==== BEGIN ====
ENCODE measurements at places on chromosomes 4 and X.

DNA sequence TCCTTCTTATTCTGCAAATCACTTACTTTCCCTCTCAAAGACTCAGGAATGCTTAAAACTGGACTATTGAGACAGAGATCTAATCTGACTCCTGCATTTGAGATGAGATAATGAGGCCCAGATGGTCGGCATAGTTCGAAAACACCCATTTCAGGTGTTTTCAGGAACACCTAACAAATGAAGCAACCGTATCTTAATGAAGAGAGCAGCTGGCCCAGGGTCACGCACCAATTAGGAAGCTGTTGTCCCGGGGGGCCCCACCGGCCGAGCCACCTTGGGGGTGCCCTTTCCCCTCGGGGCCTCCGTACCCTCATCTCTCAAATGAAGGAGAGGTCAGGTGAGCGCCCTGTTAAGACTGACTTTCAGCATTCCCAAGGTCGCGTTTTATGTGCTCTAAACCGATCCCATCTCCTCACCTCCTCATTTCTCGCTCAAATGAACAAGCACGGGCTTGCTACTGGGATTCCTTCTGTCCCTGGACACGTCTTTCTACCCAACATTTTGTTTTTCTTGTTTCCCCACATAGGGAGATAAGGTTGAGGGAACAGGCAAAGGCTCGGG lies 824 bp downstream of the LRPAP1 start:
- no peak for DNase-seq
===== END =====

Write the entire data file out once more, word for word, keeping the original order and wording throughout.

ENCODE measurements at places on chromosomes 4 and X.

DNA sequence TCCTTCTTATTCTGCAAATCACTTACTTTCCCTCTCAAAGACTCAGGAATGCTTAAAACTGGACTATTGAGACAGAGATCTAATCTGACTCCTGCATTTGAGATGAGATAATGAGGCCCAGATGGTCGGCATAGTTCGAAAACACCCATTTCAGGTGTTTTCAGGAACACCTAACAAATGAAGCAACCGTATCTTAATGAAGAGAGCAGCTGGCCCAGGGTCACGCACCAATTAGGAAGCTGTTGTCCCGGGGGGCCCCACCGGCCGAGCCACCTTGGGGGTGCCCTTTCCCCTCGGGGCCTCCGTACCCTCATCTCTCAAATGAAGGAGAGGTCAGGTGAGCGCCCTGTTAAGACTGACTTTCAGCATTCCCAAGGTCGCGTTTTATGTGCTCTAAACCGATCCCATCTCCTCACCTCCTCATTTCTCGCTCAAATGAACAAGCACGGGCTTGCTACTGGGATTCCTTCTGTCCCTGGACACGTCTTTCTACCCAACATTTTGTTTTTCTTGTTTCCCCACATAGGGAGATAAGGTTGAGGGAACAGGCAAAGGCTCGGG lies 824 bp downstream of the LRPAP1 start:
- no peak for DNase-seq